Ex­am­i­na­tion gloves fail lab test­ing

The Weekend Australian - Travel - - Health - Adam Cress­well Health ed­i­tor

MED­I­CAL ex­am­i­na­tion gloves fail Aus­tralian stan­dards in up to three-quar­ters of cases, ei­ther by hav­ing holes or by break­ing, when stretched, more eas­ily than they should.

Aus­tralia’s med­i­cal stan­dards reg­u­la­tor is in­ves­ti­gat­ing af­ter a sur­vey of 24 brands of med­i­cal ex­am­i­na­tion gloves — loose-fit­ting, am­bidex­trous gloves com­monly donned by health work­ers where blood or other flu­ids are present, to pro­tect them­selves and their pa­tients from cross-in­fec­tion — has found 75 per cent fail re­quired stan­dards.

Of the 24 prod­ucts, six failed on leaks, 14 broke too eas­ily when stretched, and two were too thin. One brand of gloves was found to have holes in 34 out of the 40 in­di­vid­ual gloves tested.

The test­ing was done by En­er­sol, an Aus­tralian med­i­cal de­vice test­ing com­pany that does a lot of work for in­ter­na­tional clients such as the UN.

The com­pany this week de­scribed the find­ings as ‘‘ ex­tremely dis­ap­point­ing’’, as they sug­gested that health work­ers and pa­tients alike were not get­ting ap­pro­pri­ate pro­tec­tion from in­fec­tion.

En­er­sol man­ag­ing di­rec­tor John Gerofi said the re­sults also raised a ques­tion-mark over the ef­fec­tive­ness of the reg­u­la­tory pro­cesses used by the Ther­a­peu­tic Goods Ad­min­is­tra­tion.

A spokes­woman for the TGA said the re­sults were not dis­sim­i­lar to its own find­ings.

‘‘ Doc­tor Gerofi from En­er­sol ad­vised the TGA on 18 Septem­ber that sev­eral com­pa­nies’ gloves failed to meet the ‘ elon­ga­tion at break’ re­quire­ments and the wa­ter leak­age re­quire­ments of the Aus­tralian and ISO stan­dards,’’ she said. ‘‘ The TGA is in­ves­ti­gat­ing th­ese al­le­ga­tions.’’

Gerofi told Week­end Health he ‘‘ be­came con­cerned about the rate of holes in gloves as a re­sult of some tests we did for in­ter­lab­o­ra­tory com­par­i­son pur­poses’’.

‘‘ As a re­sult, we de­cided to con­duct a more for­mal sur­vey of the Aus­tralian mar­ket to see whether the avail­able prod­ucts were com­ply­ing with ac­cepted stan­dards.

‘‘ The re­sults show clearly that many of the ex­am­i­na­tion glove brands on the Aus­tralian mar­ket do not meet the TGA re­quire­ments or the Aus­tralian or ISO stan­dards.

‘‘ Health pro­fes­sion­als us­ing th­ese prod­ucts, and their clients, rightly ex­pect that the prod­ucts will meet ac­cepted stan­dards. Re­gret­tably, many sup­pli­ers in the in­dus­try are not meet­ing th­ese ex­pec­ta­tions and the Gov­ern­ment’s reg­u­la­tory pro­cesses are ap­par­ently not de­tect­ing the faulty prod­ucts.’’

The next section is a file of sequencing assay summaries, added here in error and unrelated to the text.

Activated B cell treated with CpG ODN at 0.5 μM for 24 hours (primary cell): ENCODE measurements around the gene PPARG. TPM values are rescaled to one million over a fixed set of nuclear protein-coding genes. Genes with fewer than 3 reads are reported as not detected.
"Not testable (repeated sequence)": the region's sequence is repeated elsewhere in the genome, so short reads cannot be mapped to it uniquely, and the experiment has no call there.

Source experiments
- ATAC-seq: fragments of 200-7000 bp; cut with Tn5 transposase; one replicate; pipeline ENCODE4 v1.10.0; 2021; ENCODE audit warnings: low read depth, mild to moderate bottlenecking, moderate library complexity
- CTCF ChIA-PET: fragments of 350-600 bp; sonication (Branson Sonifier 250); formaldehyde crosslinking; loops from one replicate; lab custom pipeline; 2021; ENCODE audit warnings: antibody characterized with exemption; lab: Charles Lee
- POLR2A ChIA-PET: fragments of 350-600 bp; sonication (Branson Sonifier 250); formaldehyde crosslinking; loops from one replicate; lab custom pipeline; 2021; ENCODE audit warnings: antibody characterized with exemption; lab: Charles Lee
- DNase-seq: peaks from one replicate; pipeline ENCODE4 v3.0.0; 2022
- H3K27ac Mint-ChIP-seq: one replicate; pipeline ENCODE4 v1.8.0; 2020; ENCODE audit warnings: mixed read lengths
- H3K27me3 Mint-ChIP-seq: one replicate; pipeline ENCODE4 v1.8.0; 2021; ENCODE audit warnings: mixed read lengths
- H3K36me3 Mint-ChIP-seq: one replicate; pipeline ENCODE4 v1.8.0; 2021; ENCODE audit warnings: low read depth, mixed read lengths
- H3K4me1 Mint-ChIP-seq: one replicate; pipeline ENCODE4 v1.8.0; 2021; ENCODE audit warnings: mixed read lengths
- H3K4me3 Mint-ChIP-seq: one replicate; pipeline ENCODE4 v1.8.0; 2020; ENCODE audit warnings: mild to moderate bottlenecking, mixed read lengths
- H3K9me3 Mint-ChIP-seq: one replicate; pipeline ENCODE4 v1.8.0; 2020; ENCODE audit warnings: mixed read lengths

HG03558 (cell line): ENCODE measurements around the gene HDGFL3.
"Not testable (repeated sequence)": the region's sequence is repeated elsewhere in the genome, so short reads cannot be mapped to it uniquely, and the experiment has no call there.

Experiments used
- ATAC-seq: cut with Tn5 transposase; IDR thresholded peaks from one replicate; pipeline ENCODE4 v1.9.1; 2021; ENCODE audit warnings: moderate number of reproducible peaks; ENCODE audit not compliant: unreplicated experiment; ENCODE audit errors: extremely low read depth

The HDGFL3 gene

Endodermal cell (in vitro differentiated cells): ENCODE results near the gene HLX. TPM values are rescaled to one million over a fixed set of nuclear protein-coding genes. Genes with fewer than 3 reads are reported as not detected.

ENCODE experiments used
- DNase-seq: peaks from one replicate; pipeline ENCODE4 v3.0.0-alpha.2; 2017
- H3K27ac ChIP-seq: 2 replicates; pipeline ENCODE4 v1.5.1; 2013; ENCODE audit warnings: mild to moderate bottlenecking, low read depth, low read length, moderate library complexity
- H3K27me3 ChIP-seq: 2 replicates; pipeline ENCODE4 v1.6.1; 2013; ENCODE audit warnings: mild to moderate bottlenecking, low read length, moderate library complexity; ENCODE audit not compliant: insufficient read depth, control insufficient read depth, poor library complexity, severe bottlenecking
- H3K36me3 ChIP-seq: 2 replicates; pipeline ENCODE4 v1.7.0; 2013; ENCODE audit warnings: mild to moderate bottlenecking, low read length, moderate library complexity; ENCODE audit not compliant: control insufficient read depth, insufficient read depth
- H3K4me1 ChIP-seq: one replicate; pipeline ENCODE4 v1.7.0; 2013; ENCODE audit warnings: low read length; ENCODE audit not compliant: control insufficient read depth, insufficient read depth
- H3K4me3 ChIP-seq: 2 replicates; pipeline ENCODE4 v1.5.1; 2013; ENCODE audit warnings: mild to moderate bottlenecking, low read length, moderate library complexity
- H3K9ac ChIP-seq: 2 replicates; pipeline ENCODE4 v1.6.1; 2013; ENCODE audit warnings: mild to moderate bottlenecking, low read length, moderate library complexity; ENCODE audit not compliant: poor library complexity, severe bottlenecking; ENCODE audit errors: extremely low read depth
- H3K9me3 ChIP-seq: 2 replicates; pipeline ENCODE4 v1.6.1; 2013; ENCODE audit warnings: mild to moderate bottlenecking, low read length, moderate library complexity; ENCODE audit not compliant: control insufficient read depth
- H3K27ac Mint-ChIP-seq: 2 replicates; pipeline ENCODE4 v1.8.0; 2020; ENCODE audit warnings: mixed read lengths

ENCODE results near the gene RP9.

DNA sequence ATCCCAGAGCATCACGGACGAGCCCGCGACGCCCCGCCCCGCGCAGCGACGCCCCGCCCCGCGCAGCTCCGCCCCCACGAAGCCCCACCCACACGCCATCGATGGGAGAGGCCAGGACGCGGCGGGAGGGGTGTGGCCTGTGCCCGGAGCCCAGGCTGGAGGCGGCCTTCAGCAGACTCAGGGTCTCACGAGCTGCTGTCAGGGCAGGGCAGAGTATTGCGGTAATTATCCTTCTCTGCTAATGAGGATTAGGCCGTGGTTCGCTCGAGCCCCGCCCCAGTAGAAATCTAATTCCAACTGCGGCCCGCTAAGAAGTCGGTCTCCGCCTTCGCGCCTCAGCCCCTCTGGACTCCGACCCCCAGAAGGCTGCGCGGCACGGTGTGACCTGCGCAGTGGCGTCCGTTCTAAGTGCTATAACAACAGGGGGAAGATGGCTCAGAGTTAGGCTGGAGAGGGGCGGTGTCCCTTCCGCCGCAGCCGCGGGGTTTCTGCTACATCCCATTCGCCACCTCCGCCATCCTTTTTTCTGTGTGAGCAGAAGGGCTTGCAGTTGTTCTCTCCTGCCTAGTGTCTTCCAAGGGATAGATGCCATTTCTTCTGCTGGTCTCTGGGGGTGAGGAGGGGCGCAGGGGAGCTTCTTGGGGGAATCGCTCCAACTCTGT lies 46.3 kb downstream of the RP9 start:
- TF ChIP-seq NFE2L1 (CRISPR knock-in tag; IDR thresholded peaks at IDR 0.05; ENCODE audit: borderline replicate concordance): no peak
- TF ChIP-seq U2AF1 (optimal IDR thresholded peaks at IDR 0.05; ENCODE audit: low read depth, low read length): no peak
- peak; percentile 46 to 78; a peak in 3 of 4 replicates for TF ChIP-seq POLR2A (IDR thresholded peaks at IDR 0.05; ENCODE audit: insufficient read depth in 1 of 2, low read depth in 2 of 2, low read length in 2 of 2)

Gerofi said that many of the holes would not be no­tice­able on a ca­sual in­spec­tion, and even oc­ca­sional break­ages would be ‘‘ shrugged off’’.

‘‘ It is only if there is a whole se­ries of break­ages that any­one will lodge a com­plaint,’’ he said. For the test, which as­sessed the brands against the rel­e­vant Aus­tralian stan­dard AS/NZS 4011, gloves were filled with wa­ter and holes de­tected by any leaks.

For the ten­sile test, a sam­ple of glove was cut out and mea­sure­ments were taken for both how far it could be stretched be­fore break­ing, and the force re­quired to break it.

While gloves with such holes were bet­ter for the pur­poses of in­fec­tion con­trol than no glove at all, the pres­ence of even small holes meant in­fec­tious agents — bac­te­ria or even su­per­bugs such as MRSA, or viruses such as HIV — could pass through.

A spokes­woman for the TGA said the agency’s reg­u­la­tory pro­cesses com­prised a com­bi­na­tion of pre-mar­ket as­sess­ment, post­mar­ket mon­i­tor­ing and post-mar­ket vig­i­lance pro­grams.

‘‘ As part of its post-mar­ket mon­i­tor­ing pro­gram, the TGA rou­tinely tests ex­am­i­na­tion gloves for com­pli­ance with the rel­e­vant Aus­tralian and In­ter­na­tional (ISO) stan­dards,’’ she said.

‘‘ Over the past 20 months, 34 dif­fer­ent sam­ples (drawn from dif­fer­ent batches of gloves and a range of man­u­fac­tur­ers) have been rou­tinely tested.

‘‘ Of those sam­ples tested, 12 sam­ples passed, two sam­ples have re­sults pend­ing and 20 sam­ples failed.’’

Of th­ese 20, nine were from one man­u­fac­turer in Asia but sup­plied by dif­fer­ent sup­pli­ers in Aus­tralia.

Some of the sam­ple fail­ures were due to la­belling and other mi­nor is­sues, rather than be­ing safety re­lated. When glove sam­ples fail, the man­u­fac­turer is re­quired to cor­rect the prob­lem or re­call the prod­uct de­pend­ing on the type of prob­lem.

The spokes­woman said gloves found to con­tain holes were ‘‘ al­ways re­called’’.

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